The Bajau are as happy underwater as the majority of people are on land. They walk down the sea floor.
Sometimes they’re referred to as “sea nomads,” the Bajau has been living at sea for over 1,000 years on small houseboats floating off Indonesia, Malaysia and the Philippines in the waters.
They lives in the island archipelagos on the Andaman Sea, and along the west coast of Thailand, Philippines, Malaysia, and Indonesia.
Once they were entirely reliant on the ocean, and spent much of their time diving on the seafloor for food.
Experiments have shown that they can see underwater with total clarity-a rare ability that most human beings will still fail to understand, and could even live underwater at depths of about 200 feet for as long as 13 minutes.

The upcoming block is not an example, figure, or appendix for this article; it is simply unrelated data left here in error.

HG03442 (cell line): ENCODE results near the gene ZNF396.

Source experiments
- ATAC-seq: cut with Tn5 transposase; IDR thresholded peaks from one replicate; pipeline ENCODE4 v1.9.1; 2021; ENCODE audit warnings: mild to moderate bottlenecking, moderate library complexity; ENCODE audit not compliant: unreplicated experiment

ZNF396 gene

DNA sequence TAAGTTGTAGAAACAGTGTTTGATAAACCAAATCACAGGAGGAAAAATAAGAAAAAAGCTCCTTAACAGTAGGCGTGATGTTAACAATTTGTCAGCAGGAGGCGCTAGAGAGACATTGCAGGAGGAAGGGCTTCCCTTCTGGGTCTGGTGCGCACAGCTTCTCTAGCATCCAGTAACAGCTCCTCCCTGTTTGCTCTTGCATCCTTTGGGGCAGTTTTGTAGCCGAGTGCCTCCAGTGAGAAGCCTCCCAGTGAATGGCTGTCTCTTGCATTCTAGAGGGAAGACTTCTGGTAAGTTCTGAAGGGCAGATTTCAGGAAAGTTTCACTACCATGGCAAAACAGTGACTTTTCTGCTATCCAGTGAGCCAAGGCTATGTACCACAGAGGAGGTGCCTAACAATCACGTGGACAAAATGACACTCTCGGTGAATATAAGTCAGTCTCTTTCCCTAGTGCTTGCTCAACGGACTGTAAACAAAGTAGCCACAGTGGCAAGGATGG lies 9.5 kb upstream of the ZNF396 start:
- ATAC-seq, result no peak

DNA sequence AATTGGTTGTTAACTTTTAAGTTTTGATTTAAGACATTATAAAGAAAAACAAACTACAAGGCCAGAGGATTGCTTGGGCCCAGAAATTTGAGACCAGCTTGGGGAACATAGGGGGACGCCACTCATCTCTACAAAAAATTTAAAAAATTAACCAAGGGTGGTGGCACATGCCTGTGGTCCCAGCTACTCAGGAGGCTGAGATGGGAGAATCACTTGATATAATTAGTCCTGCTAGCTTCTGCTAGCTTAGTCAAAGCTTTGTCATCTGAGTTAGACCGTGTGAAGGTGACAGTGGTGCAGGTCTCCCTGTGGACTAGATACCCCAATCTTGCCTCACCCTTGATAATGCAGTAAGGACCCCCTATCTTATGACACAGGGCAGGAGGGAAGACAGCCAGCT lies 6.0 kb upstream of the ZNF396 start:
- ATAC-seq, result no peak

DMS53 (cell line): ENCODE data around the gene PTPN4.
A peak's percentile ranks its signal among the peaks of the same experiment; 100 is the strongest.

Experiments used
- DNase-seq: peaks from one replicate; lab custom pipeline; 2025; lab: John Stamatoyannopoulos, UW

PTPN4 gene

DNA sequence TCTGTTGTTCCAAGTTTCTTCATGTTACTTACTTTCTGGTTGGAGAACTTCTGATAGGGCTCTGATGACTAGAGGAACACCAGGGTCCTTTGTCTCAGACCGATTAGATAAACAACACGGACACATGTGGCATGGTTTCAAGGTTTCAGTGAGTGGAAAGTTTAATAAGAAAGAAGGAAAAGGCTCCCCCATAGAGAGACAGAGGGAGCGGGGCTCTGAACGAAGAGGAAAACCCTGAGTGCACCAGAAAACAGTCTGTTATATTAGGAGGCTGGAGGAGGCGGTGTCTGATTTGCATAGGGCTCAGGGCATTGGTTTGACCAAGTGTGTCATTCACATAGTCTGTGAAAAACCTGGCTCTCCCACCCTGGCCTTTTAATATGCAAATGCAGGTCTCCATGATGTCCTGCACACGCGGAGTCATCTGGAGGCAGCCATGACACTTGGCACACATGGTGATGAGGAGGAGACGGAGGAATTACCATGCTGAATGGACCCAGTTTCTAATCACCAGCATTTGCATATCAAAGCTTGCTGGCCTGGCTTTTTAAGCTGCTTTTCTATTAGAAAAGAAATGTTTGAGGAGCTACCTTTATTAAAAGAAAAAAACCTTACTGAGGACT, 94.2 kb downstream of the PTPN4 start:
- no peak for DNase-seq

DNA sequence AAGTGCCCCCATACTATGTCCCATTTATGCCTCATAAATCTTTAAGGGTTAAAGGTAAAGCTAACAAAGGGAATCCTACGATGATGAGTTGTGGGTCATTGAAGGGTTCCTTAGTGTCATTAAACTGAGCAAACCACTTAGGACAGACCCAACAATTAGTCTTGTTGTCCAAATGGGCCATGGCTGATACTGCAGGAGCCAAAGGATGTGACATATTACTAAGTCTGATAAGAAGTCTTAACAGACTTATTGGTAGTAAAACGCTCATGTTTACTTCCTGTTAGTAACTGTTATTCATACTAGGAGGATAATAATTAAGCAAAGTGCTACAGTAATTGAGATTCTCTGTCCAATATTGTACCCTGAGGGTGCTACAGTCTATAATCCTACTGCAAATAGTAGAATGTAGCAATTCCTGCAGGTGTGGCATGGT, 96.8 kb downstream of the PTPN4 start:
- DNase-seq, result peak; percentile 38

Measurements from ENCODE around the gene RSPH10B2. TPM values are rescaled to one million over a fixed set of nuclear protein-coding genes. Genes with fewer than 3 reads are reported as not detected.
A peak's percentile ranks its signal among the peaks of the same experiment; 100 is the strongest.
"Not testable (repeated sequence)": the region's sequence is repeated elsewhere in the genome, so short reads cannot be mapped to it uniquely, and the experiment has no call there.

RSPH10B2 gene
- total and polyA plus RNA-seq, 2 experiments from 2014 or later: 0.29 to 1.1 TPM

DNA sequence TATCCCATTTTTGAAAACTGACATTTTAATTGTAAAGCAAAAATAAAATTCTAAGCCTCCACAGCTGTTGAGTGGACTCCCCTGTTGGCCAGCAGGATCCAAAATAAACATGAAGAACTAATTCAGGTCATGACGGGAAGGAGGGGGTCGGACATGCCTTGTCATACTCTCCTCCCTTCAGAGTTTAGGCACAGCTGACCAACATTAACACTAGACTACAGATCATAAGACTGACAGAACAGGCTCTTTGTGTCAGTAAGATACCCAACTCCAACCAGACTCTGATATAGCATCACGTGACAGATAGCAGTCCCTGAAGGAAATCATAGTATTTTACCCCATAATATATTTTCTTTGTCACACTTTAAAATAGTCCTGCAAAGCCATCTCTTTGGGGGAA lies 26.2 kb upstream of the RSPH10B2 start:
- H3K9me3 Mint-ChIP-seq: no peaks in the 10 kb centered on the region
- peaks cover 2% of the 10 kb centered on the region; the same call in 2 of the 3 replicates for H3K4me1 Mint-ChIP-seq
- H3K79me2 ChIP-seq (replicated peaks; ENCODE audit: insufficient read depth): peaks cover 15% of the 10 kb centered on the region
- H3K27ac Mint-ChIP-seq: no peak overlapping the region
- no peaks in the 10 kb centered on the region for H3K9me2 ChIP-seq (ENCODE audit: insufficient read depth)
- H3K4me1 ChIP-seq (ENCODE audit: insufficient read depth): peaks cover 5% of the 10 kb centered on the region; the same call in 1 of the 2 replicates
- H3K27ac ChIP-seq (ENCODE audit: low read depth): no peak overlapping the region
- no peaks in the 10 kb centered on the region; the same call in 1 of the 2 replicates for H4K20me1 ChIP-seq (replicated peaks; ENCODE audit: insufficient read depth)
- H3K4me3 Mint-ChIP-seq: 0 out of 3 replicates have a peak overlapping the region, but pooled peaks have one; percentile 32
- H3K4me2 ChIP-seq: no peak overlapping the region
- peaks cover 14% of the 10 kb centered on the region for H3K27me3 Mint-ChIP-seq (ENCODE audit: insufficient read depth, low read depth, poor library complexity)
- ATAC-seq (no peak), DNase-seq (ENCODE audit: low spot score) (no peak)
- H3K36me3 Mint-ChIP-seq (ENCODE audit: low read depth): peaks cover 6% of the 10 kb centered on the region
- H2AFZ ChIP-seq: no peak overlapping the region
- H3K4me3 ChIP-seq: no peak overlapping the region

Also, a recent study indicates that their developed spleens (which is far larger than an normal human being’s) offer the Sea Nomads a genetic advantage to underwater life.
But the lifestyle of the sea nomads is increasingly under threat. They are considered a marginalized and oppressed group which does not enjoy the same rights of citizenship as their counterparts on the mainland.
Increased commercial fisheries often make it more difficult for them to subsist on local stocks. As a result, many decide to leave the sea.
Without support for their lifestyle, their culture, it is believed that the group may soon be extinct.